When using biomass for energy, two popular options are reactors and gasifiers. The first uses anaerobic micro organisms to convert the biomass to fertilizer and a methane rich gas mixture. The second uses heat to pyrolyze the biomass into ash and a carbon monoxide and hyrdogen rich gas mixture.

In terms of the overall potential energy produced by their resulting gas mixtures, is there an efficiency difference between the two?

For example, if you left one unit of wood in a digestor/reactor and let it sit until it was completely consumed by the system would the resulting amount of methane rich gas have more potential energy than if we ran that same unit of wood through a gasifier and captured the resulting amount of carbon monoxide and hyrdogen rich gas.

  • I was able to find two different research articles on this here and here. Full text of the first one is available, but I couldn't find it for the other, so not quite enough info to put a complete answer together.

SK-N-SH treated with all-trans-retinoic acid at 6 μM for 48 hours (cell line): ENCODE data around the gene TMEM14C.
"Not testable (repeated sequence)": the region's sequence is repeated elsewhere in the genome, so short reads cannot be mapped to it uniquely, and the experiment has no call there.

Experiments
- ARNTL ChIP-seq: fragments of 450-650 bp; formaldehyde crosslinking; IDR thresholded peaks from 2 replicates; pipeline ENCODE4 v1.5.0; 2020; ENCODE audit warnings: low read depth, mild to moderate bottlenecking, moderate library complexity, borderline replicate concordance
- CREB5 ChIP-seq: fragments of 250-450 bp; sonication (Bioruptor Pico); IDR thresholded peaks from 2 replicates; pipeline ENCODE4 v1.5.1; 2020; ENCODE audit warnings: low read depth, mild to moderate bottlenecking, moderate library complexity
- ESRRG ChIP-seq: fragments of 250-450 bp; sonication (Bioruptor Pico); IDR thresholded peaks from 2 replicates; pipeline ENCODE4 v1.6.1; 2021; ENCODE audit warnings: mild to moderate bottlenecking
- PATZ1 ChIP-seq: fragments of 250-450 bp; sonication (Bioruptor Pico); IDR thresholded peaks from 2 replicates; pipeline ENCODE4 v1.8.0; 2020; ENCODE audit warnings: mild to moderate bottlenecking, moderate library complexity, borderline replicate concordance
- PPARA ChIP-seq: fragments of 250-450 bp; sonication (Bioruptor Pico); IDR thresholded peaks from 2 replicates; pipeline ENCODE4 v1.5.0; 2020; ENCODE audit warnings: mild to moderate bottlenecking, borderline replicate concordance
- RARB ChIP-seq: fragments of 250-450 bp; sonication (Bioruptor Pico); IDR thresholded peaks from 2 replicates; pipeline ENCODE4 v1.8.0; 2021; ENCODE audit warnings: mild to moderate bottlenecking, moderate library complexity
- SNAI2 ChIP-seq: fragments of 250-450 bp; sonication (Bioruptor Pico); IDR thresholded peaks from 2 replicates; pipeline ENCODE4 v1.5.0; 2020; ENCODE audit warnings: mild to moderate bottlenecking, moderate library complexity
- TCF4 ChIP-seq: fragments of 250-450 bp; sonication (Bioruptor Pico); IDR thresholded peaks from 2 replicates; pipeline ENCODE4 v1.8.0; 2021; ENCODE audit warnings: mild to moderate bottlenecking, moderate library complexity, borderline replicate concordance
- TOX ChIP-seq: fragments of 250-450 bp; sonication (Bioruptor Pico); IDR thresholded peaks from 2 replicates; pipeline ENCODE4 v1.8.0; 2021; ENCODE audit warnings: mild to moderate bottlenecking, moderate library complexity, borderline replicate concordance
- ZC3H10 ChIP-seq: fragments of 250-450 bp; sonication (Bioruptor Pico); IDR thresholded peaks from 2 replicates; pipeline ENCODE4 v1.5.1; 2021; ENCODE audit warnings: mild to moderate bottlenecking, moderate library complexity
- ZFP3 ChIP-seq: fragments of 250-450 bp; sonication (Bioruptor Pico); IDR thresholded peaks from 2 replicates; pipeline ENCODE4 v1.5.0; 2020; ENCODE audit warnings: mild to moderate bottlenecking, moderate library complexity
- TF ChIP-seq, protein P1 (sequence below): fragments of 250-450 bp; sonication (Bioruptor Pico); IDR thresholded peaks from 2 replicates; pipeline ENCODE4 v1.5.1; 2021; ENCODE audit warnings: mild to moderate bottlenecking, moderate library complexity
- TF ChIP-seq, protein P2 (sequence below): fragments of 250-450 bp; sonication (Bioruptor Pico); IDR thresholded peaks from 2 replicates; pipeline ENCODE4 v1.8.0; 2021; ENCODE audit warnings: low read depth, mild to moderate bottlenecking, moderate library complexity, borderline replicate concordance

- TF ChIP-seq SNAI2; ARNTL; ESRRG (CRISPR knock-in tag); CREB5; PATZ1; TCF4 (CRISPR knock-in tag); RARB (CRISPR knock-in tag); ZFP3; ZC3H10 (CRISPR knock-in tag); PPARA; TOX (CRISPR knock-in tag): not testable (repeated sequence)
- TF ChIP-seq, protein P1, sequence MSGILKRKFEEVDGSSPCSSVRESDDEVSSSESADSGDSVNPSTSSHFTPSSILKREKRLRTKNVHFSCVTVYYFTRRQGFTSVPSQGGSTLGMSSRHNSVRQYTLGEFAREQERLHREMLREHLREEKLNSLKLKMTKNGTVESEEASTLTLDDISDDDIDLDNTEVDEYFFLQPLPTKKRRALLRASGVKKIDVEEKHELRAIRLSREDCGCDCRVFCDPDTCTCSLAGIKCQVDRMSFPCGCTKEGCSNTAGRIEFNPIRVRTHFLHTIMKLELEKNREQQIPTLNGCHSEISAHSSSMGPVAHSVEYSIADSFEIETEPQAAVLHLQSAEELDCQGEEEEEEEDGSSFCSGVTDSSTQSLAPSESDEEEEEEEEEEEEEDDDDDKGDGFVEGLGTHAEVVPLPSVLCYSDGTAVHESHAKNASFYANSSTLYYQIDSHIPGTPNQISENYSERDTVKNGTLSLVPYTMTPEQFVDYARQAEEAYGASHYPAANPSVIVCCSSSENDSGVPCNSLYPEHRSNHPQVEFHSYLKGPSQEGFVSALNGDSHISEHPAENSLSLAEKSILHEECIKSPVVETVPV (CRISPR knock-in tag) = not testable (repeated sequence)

– LShaver
    Dec 30 '19 at 17:38
  • I see you are aware the pyrolytiic method produces odorless ,highly toxic carbon monoxide . It is sort of playing with fire ;pun intended. Jan 31 '20 at 20:52

Generally speaking, there is an efficiency difference related to the latent heat of the moisture of the feedstock. Moisture in the feedstock needs to be evaporated before thermal degradation occurs; however, biological degradation does not require the moisture to be evaporated. Because of the need to evaporate moisture gasifiers, in general, tend to be less efficient than anaerobic digesters.

There is research into hydrothermal gasification which overcomes this issue by gasifying materials underwater at supercritical temperatures.

  • All other things being equal, I suspect that you're right. I'm just not sure that they are equal. Which helpfully begs an evolution of the question: In a gasification system what percentage of dry material is not convertible to gas and does it vary from wood to wood, and likewise, in an anaerobic digestion system what percentage of dry material is not convertible to gas and does it vary from wood to wood. I'll see what I can find. I suspect that little if any of the mass won't ultimately be converted to gas by the microbes. Oct 15 '20 at 13:42

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